Mapillary develops first-of-its-kind traffic sign dataset
Autonomous Vehicle Technology announces 2020 ACES Award Winner in Autonomy | Mapping category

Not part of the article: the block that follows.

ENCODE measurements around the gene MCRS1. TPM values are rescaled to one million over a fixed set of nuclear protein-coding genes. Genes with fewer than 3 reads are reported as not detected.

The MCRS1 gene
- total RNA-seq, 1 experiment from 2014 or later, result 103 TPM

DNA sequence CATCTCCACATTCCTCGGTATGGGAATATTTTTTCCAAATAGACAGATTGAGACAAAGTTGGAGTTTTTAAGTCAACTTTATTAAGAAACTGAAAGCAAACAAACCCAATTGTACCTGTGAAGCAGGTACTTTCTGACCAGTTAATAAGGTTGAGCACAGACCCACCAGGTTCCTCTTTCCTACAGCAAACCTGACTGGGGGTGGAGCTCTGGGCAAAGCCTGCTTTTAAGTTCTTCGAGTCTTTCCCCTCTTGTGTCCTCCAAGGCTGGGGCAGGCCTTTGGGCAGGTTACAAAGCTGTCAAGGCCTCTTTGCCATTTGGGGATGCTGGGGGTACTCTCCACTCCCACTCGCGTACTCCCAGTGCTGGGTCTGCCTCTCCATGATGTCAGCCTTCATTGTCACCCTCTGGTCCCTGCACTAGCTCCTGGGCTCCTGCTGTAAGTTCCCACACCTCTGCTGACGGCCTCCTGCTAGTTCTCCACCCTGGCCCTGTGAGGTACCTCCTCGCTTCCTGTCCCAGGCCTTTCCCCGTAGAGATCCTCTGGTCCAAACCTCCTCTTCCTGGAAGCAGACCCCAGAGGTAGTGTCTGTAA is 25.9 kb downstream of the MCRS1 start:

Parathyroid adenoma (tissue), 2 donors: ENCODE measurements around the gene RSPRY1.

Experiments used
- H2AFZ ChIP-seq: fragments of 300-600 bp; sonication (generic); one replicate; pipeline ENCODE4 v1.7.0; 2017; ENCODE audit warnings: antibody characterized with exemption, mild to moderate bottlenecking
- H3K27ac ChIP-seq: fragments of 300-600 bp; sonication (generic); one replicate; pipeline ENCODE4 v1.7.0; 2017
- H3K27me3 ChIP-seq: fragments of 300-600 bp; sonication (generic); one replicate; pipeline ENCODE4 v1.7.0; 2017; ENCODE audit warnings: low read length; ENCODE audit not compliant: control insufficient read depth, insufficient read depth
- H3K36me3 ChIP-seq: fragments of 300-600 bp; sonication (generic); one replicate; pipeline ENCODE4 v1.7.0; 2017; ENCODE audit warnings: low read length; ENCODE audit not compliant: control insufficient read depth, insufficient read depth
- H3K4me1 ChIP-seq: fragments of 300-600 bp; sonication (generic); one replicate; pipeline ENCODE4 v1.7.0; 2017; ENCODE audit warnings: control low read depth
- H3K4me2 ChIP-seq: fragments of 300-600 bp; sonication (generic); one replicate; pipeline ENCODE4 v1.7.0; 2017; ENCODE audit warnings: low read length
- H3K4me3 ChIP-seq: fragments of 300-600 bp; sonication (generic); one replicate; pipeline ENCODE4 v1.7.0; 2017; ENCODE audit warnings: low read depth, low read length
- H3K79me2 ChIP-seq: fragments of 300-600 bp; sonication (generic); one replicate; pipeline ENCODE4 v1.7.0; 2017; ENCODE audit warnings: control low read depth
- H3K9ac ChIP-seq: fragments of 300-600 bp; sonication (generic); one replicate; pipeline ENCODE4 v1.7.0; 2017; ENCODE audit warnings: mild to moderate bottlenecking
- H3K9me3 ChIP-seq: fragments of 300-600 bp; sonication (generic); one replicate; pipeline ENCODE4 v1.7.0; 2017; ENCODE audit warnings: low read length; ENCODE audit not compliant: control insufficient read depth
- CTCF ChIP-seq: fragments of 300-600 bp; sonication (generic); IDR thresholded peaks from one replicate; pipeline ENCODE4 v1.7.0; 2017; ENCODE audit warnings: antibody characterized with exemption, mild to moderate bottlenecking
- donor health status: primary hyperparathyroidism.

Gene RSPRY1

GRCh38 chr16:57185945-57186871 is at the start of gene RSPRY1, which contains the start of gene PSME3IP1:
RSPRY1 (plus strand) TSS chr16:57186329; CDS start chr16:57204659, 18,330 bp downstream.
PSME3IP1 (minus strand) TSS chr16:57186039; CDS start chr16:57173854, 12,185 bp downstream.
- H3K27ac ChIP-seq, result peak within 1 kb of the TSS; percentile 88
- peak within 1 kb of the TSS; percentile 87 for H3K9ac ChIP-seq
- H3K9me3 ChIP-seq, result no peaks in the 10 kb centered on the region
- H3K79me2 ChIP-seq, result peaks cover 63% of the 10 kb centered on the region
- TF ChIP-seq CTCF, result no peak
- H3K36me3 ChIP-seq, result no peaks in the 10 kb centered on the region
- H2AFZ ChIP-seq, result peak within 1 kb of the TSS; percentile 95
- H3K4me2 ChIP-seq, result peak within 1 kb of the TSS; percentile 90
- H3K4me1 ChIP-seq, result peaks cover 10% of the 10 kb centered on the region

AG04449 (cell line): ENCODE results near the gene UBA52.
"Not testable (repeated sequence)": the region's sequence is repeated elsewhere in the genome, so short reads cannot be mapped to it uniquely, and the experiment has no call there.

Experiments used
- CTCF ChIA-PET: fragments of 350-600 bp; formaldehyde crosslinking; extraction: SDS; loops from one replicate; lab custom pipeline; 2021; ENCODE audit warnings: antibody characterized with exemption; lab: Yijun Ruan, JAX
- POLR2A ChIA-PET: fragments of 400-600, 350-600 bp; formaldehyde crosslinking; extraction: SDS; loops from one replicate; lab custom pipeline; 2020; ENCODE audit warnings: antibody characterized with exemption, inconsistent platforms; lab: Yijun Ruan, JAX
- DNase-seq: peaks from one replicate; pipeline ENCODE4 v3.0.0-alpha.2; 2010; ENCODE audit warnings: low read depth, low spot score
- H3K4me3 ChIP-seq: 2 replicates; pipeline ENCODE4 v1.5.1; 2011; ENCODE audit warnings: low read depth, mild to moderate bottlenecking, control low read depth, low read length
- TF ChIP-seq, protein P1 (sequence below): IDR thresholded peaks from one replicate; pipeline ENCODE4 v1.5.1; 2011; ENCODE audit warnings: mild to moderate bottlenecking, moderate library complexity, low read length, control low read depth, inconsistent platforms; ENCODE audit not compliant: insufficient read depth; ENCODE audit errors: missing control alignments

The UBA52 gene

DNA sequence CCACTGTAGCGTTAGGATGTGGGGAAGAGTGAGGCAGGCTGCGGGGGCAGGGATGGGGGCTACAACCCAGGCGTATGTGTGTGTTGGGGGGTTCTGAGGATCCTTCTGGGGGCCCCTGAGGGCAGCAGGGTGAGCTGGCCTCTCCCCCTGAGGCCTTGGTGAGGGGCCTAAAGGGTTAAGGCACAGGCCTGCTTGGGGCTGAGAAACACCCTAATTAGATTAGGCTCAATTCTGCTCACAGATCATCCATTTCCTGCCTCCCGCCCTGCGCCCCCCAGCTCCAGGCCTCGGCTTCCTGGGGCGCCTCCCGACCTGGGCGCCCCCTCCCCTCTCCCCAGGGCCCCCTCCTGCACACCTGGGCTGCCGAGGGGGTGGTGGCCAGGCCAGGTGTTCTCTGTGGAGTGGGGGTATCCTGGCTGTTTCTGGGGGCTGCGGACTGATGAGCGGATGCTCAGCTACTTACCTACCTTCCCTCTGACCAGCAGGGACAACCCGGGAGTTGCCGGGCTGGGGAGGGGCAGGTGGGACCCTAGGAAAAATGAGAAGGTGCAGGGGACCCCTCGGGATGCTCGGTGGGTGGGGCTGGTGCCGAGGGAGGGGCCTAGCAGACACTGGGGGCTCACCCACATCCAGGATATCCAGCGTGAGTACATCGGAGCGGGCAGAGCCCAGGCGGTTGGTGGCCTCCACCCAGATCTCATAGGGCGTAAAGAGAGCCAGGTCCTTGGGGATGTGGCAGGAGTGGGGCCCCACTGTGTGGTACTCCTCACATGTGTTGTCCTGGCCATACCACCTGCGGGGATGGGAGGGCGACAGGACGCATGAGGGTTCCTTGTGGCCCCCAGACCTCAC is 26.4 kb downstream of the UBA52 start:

It is crucial for autonomous road vehicles to accurately perceive and understand traffic signs in the real world. To teach this skill, many efforts have been made to create traffic sign datasets for training deep-learning algorithms. However, datasets have been limited in their scale or diversity, until now. Available for both commercial and research purposes, Mapillary has used computer vision to automate and scale mapping and launched what it calls the world’s largest and most diverse publicly available traffic sign recognition dataset to teach autonomous vehicles to understand traffic signs. The Mapillary Traffic Sign Dataset consists of images from around the world featuring high variability—from weather and times of day to different camera sensors and viewpoints. Although traffic sign recognition technology is fairly common, the company says this is the first time such a large and diverse dataset has been launched for anyone to license for training their own traffic sign recognition systems. A collaborative approach means that all 570 million images on the Mapillary platform have been uploaded by people and companies from all over the world. About 100,000 of these images were selected for the Traffic Sign Dataset. More than 300 different traffic-sign classes have been verified and annotated, resulting in more than 320,000 labeled traffic signs across the images. Over 52,000 images have been fully verified and annotated by humans, with the remaining images annotated partially through Mapillary’s computer vision technology. This new offering comes months after research showed that inexpensive cameras have the potential to catch up with LiDAR in teaching autonomous vehicles to understand their surroundings, something that could reduce the cost of an autonomous vehicle by tens of thousands of dollars. Mapillary’s new dataset tackles the perception part of the problem, but diversity in the dataset is key in moving toward camera-based solutions.
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